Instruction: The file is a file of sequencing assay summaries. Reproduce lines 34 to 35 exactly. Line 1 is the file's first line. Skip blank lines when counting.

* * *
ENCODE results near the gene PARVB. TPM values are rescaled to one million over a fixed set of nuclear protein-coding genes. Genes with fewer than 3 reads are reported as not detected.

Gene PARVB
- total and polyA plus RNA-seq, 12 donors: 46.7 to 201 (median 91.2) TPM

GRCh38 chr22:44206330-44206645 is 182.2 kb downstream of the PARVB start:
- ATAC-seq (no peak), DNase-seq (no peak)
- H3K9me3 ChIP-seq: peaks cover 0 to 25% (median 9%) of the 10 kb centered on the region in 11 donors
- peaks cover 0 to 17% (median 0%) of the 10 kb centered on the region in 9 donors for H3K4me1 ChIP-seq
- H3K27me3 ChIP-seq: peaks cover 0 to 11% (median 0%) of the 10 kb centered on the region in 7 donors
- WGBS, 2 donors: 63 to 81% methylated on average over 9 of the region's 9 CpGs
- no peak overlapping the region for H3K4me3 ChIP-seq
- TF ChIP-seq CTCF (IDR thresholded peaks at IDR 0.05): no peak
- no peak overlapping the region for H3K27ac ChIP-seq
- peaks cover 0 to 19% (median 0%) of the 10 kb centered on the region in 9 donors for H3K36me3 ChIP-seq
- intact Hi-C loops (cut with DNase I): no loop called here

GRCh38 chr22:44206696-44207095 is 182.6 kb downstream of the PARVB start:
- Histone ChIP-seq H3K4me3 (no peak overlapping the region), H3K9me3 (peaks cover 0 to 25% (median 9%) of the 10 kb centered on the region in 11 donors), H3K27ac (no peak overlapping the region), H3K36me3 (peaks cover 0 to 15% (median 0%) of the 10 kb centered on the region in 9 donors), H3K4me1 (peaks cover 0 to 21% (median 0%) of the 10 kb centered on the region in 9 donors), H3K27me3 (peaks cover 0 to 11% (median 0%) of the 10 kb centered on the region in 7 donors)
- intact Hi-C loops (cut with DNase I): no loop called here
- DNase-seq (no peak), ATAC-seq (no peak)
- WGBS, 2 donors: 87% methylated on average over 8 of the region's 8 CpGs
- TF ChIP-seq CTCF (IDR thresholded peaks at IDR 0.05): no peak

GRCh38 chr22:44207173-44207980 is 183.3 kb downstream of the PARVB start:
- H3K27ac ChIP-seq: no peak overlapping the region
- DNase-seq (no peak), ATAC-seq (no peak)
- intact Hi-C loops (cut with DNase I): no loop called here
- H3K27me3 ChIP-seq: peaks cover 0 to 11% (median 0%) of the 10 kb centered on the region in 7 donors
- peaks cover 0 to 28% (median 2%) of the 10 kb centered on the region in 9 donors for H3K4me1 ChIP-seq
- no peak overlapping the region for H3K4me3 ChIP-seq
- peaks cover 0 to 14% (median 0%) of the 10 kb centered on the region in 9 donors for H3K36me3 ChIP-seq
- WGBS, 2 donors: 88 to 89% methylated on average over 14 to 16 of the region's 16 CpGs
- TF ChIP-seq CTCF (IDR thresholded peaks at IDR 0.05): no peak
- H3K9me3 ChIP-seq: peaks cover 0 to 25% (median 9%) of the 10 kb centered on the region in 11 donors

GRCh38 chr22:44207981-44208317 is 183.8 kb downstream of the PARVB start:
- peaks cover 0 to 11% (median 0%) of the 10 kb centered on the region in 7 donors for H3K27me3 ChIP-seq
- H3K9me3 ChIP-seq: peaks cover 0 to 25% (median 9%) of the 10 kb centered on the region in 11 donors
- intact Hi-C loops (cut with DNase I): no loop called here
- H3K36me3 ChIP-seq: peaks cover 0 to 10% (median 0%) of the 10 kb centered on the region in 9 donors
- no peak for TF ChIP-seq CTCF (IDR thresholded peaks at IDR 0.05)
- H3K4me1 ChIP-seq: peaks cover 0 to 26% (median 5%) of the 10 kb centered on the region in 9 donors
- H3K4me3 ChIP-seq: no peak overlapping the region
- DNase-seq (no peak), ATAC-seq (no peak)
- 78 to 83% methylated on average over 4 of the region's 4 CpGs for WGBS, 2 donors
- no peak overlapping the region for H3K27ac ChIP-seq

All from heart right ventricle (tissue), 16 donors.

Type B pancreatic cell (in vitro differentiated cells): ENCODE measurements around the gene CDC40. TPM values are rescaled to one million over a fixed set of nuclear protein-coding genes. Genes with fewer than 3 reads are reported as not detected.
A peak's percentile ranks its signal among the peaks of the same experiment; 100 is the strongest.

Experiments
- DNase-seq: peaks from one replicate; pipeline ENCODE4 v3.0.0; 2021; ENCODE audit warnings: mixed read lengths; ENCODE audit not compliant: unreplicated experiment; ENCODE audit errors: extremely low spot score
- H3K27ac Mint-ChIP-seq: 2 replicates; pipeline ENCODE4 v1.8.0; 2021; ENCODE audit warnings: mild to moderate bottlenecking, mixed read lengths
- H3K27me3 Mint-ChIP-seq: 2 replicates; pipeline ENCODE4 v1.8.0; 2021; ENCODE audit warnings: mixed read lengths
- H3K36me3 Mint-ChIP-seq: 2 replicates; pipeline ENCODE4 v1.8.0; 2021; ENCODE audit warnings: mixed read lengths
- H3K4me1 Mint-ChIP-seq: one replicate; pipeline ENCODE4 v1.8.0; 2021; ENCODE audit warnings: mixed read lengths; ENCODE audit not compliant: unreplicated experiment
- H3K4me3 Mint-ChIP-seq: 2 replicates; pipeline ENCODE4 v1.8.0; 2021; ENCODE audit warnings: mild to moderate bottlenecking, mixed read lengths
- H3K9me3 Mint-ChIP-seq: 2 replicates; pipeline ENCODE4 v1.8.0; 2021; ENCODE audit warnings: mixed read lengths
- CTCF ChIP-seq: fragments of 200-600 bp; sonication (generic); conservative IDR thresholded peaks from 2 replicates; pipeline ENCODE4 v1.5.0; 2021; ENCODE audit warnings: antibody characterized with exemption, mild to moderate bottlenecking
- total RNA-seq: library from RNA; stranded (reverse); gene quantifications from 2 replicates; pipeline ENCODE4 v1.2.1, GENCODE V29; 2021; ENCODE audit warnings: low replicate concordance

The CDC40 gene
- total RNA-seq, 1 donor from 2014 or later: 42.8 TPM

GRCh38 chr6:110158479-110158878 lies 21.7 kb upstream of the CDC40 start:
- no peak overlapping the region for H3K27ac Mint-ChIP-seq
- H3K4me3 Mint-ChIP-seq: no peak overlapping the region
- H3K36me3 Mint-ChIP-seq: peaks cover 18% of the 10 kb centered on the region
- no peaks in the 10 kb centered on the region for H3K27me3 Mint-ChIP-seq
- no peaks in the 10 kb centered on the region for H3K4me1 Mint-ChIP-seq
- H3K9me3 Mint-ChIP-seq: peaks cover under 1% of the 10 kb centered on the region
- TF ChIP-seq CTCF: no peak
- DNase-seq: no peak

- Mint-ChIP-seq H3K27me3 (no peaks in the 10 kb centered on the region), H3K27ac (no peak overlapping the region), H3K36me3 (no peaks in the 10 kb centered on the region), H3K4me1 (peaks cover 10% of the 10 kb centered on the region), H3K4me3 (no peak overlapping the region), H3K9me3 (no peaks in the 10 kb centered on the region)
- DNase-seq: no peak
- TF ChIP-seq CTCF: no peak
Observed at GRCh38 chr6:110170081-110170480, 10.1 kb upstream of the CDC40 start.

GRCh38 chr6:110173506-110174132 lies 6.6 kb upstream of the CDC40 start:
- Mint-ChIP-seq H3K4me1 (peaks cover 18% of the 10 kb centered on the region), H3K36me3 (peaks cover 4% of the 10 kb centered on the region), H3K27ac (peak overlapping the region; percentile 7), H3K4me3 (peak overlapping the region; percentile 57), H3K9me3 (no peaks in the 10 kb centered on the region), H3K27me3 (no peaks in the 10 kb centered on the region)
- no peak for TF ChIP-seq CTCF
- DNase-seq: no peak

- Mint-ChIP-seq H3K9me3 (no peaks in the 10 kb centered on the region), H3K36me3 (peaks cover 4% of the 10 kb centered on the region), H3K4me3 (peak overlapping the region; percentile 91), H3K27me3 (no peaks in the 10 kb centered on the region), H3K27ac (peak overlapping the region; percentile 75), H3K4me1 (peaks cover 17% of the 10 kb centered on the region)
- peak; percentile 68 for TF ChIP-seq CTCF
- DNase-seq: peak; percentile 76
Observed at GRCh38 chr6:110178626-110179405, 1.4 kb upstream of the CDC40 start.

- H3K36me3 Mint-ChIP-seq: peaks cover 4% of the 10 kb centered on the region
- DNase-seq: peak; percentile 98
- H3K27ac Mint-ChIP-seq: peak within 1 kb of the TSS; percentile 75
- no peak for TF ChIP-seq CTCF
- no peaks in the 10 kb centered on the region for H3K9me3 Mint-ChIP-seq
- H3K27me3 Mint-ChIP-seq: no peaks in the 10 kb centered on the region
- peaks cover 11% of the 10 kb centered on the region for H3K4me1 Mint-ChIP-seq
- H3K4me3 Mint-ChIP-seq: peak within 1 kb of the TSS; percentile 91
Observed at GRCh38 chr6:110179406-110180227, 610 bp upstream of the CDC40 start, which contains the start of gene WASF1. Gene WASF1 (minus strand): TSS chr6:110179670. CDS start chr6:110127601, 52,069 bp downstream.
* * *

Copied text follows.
- H3K9me3 ChIP-seq: peaks cover 0 to 25% (median 9%) of the 10 kb centered on the region in 11 donors
- intact Hi-C loops (cut with DNase I): no loop called here